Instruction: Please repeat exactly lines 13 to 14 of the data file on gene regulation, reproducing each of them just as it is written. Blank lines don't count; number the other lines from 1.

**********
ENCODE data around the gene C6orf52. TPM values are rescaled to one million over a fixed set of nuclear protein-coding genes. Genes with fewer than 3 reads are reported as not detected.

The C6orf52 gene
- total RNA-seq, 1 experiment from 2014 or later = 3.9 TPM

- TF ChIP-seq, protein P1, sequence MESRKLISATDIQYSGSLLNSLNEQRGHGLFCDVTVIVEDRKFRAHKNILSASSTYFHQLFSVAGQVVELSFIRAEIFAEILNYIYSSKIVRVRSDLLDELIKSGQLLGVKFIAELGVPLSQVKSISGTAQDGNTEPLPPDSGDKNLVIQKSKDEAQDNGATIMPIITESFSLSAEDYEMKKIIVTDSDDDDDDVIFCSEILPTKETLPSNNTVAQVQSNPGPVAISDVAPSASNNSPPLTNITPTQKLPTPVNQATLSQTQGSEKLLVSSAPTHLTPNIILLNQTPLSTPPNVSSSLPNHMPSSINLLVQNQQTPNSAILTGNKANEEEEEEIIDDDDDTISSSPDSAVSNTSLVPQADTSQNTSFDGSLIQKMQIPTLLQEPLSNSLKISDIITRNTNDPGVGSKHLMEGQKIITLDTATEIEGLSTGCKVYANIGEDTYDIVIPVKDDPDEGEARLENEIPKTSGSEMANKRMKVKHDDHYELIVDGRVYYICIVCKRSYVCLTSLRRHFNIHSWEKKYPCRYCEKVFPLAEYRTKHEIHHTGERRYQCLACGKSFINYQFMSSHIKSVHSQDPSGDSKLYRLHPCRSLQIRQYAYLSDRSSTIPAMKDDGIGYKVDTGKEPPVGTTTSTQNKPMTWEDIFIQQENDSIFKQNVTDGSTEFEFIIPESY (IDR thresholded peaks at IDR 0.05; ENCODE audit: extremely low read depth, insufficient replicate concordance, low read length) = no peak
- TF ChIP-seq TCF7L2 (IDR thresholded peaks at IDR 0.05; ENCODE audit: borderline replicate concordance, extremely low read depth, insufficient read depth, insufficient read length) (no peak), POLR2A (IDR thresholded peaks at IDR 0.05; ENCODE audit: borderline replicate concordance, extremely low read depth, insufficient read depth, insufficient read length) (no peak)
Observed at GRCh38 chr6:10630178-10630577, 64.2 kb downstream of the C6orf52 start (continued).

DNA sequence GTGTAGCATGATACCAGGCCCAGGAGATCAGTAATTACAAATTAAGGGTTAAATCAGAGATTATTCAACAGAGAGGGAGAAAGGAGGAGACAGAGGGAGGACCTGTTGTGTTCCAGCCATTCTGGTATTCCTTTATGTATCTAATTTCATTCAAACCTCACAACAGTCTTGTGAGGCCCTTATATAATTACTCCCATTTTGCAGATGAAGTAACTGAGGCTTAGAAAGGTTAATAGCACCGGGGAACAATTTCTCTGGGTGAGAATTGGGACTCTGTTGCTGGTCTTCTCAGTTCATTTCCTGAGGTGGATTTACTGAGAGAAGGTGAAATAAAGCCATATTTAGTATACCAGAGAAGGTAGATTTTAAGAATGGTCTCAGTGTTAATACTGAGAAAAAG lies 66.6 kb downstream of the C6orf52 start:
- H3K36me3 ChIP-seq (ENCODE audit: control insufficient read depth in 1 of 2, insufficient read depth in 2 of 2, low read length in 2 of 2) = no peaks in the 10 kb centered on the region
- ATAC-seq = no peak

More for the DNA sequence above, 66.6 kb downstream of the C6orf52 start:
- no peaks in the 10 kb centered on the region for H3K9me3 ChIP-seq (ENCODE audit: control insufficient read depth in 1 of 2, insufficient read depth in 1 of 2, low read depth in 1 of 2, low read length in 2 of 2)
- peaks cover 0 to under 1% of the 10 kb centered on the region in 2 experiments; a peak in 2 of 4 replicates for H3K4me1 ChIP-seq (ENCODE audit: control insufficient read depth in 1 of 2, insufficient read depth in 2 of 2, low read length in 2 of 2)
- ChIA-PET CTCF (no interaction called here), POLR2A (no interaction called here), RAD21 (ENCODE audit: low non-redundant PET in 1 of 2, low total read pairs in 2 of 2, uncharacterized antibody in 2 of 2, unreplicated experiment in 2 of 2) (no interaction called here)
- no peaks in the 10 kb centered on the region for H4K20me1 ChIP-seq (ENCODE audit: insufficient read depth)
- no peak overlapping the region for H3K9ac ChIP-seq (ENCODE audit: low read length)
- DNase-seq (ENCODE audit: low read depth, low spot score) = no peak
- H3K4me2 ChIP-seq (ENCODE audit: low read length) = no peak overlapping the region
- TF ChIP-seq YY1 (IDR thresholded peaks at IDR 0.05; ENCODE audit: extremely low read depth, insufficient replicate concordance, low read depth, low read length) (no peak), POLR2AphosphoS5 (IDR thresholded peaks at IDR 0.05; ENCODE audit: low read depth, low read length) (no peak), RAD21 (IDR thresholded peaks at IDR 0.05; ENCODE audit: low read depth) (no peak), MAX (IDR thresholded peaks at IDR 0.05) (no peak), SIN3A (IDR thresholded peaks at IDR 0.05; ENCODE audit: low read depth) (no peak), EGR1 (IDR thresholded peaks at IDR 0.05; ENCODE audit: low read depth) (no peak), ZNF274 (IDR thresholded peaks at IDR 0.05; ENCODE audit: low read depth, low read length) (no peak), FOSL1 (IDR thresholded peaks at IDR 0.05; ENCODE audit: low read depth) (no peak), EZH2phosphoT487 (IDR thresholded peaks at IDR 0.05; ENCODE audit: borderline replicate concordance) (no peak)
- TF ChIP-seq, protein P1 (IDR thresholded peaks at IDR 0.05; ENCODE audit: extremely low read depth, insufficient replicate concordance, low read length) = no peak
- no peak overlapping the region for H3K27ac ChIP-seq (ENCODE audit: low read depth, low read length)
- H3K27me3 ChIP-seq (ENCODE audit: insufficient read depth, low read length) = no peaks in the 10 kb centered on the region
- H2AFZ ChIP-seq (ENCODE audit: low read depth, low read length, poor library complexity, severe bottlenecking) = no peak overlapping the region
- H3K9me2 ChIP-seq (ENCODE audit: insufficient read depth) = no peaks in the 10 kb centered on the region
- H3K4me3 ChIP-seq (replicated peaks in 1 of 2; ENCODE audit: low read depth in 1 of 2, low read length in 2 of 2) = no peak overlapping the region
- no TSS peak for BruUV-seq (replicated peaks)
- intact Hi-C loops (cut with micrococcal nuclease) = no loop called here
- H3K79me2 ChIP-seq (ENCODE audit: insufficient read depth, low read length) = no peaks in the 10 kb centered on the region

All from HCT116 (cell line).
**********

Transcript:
- ChIA-PET CTCF (no interaction called here), POLR2A (no interaction called here), RAD21 (ENCODE audit: low non-redundant PET in 1 of 2, low total read pairs in 2 of 2, uncharacterized antibody in 2 of 2, unreplicated experiment in 2 of 2) (no interaction called here)
- no peaks in the 10 kb centered on the region for H4K20me1 ChIP-seq (ENCODE audit: insufficient read depth)